Human peripheral blood neutrophils from healthy donors typically sediment on top of erythrocytes after density gradient centrifugation (see Table 1 for human M-MDSC and PMN-MDSC isolation in blood). While centrifuging peripheral blood of patients with acute and chronic inflammatory conditions (cancer, sepsis, infections, autoimmune diseases), many studies reported the presence of low-density neutrophils (LDN, as opposed to the normal density neutrophils, NDN) within the mononuclear cell fraction [27, 28, 29]. These LDN display typical granulocyte markers (e.g., CD66b and CD15) and show neutrophil-like morphology. They are composed of a mixture of immature neutrophils at different differentiation stages as well as of mature neutrophils with an activated phenotype [27, 28, 29]. A substantial part of these LDN consist of immunosuppressive PMN-MDSC. These PMN-MDSC have been found in patients with cancer [20, 28], HIV infection [30, 31, 32], trauma, [33], sepsis [34, 35], but also in individuals with an altered immune status, like pregnant women [36, 37, 38, 39] or people receiving G-CSF for stem cell mobilization [40, 41, 42]. Human PMN-MDSC are typically described as CD66b+CD15+CD14−/dimCD33dimHLA-DR cells [20, 28, 43], a phenotype closely similar to NDN. Studies have described PMN-MDSC as being composed of immature neutrophils [44, 45], heterogeneous populations consisting of both immature and mature “neutrophil-like” populations [20, 35, 37, 46], or even “activated/degranulated” mature neutrophils [30, 32, 33, 34, 47, 48, 49, 50, 51].

Table 1

Guidelines for the isolation of human M-MDSC and PMN-MDSC in blood

Variable

Indication

Time

Isolate cells within one hour after blood withdrawal, avoid use of frozen samples

Anticoagulant

Collect peripheral blood in either ethylenediaminetetraacetic acid (EDTA) or sodium citrate containing tubes

Separation reagent

Use commercially available gradient solutions (1.077 g/L)

Besides the lineage markers CD66b or CD15, the inclusion of maturation markers such us CD16 and CD11b can be used to discriminate CD11bhighCD16high mature neutrophils from neutrophil precursors present within PMN-MDSC [44]. Alternatively, CD10 can be used as a marker to identify mature neutrophils within heterogeneous PMN-MDSC populations, instead of CD16 [41].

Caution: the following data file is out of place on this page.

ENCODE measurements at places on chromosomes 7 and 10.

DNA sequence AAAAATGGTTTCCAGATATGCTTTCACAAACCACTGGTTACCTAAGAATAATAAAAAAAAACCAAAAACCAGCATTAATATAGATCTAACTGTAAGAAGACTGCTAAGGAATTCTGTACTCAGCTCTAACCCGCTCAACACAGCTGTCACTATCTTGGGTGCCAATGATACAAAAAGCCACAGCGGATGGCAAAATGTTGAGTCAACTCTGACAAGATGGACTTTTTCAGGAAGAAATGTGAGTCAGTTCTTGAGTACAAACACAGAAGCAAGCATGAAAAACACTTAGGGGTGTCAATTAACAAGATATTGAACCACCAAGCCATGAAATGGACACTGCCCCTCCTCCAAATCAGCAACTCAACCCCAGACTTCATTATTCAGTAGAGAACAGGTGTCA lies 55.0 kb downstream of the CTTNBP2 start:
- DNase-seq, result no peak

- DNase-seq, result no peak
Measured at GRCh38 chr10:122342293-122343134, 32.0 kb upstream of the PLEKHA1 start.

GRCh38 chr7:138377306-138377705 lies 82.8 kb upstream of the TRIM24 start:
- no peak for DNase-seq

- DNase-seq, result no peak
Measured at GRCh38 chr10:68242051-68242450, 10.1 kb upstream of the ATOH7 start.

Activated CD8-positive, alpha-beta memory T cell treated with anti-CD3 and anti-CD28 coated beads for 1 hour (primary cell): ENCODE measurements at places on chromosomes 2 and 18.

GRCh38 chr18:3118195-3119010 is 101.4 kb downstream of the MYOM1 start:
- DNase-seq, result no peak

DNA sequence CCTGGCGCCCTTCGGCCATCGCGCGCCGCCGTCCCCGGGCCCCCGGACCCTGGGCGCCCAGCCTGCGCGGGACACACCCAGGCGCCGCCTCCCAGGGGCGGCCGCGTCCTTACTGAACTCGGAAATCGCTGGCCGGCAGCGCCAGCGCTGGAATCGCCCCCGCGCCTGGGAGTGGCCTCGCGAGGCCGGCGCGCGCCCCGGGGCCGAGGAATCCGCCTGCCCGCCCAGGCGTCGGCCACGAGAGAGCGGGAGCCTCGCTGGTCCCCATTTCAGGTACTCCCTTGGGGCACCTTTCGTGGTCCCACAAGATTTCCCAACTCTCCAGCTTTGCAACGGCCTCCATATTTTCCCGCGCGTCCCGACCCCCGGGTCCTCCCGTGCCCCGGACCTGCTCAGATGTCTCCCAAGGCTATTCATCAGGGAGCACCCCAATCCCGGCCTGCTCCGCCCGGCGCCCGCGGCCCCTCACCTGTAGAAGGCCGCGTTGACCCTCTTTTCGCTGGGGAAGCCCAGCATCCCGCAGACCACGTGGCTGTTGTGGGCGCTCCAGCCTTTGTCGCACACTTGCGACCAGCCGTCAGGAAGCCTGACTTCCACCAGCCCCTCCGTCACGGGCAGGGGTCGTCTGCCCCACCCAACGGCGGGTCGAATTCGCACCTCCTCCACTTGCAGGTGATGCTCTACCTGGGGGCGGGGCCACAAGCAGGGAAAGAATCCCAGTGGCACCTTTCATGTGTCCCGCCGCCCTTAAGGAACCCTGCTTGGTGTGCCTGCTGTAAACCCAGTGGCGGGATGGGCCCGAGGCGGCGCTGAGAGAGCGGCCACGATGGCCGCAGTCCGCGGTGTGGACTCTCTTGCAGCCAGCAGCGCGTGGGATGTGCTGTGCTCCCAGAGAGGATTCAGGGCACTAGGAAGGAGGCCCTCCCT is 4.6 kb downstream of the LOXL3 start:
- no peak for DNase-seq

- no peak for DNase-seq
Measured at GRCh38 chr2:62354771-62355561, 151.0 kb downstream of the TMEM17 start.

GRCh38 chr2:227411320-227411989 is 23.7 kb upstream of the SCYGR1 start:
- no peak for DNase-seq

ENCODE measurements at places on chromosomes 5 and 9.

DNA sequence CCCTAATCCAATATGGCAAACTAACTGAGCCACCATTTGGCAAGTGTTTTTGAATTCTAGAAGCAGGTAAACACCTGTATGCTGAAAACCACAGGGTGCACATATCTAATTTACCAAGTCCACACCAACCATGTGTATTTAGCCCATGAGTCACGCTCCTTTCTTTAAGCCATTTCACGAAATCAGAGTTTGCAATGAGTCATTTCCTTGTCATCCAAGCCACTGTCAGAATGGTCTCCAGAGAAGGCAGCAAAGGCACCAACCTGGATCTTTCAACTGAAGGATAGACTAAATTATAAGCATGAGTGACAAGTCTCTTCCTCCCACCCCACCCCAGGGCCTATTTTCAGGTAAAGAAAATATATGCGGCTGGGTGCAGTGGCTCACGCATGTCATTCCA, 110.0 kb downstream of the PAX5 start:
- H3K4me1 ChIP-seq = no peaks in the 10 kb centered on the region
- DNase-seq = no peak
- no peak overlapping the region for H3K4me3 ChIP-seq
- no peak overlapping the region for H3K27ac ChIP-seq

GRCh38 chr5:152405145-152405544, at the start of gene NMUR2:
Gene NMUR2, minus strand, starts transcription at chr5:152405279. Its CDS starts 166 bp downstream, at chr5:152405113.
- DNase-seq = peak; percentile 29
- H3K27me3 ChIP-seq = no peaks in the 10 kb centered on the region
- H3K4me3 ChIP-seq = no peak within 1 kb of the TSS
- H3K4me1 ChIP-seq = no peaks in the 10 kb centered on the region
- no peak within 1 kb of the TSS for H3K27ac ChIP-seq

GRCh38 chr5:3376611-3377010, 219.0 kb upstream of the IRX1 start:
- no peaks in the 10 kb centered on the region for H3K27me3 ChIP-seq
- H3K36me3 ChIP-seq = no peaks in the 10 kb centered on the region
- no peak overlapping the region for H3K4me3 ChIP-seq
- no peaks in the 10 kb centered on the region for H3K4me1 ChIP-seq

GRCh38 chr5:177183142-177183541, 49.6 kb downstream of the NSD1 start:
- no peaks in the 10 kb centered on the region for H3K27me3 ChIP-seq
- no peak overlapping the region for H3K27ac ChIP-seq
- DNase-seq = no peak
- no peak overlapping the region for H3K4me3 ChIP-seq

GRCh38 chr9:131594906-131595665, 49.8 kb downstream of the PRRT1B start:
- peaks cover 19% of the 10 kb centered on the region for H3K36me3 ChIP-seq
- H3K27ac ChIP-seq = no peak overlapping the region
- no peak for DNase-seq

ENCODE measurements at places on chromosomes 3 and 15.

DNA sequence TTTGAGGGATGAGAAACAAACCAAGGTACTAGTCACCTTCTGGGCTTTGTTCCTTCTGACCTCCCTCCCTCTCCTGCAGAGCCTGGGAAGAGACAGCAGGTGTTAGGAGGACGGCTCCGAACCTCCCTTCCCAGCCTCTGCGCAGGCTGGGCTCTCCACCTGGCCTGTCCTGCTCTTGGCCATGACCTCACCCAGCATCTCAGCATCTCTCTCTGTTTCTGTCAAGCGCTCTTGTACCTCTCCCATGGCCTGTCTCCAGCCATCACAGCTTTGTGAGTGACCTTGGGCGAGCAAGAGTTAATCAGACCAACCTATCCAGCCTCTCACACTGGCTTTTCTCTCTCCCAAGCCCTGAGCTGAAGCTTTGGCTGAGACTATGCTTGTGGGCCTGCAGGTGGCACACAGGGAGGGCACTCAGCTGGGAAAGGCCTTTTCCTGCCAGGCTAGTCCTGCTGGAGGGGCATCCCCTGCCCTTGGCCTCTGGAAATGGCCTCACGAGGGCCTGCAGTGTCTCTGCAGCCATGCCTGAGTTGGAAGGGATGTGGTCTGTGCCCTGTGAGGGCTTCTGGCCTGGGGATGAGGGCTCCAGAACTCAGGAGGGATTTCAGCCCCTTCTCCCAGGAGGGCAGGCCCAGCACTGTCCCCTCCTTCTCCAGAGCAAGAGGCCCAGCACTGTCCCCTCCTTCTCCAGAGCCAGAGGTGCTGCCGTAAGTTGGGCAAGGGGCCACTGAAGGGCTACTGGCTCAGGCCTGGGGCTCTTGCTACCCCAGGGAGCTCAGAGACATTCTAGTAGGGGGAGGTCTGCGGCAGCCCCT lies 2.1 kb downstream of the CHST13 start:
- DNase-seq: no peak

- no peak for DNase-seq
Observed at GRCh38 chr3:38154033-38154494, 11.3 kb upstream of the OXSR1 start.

PMN-MDSC have been shown to also express other markers, including activation markers (e.g., CD62L, CD54/ICAM-1, CD63, CD274/PD-L1), chemokine receptors (e.g., CXCR2, CXCR4) and functional markers [e.g., arginase 1(ARG1) and Lectin-like oxidized low-density lipoprotein (LDL) receptor-1 (Lox-1)], at variable levels depending on the disease type and severity [20, 29].

However, the precise origin of immunosuppressive PMN-MDSC, altered granulopoiesis and/or new functional properties acquired by mature neutrophils in response to disease-specific factors remains to be determined. Thus, defining specific immunophenotypic and functional markers that will allow researchers to unequivocally discriminate the features of circulating and tissue infiltrated immunosuppressive PMN-MDSC from their normal counterpart is of key importance. The importance of standardization experiments has been recognized by colleagues in the field and first data sets have been obtained [43, 52, 53]. In this same context, the COST consortium has recently agreed on a minimal number of immunophenotypic markers required as a first step to identify circulating PMN-MDSC in blood (Fig. 1). In addition, a number of published procedures to collect and manipulate blood for PMN-MDSC and M-MDSC recovery has been evaluated as part of the activities of the Mye-EUNITER COST consortium. The conclusions reached from this comparison have resulted in a number of experimental guidelines and a minimal marker panel summarized in Table 1 and Fig. 1. Currently, the consortium is in the process of further validating the selected markers across laboratories and performing experiments applying high-end technologies to answer key questions regarding population homogeneity and definition of additional functional markers.

Fig. 1

MDSC populations and their markers in humans, mice and non-human primates. Each colored box (yellow = human, blue = mouse, pink = non-human primates) contains the markers for the identification of M and PMN-MDSC, in blood after density centrifugation. These cells are mainly found in the blood of patients or animals with cancer, inflammatory diseases or infection (green ticks); so far no reports indicated a correlation between M and PMN-MDSC and cancer in NHP (question mark)

Murine M-MDSC and PMN-MDSC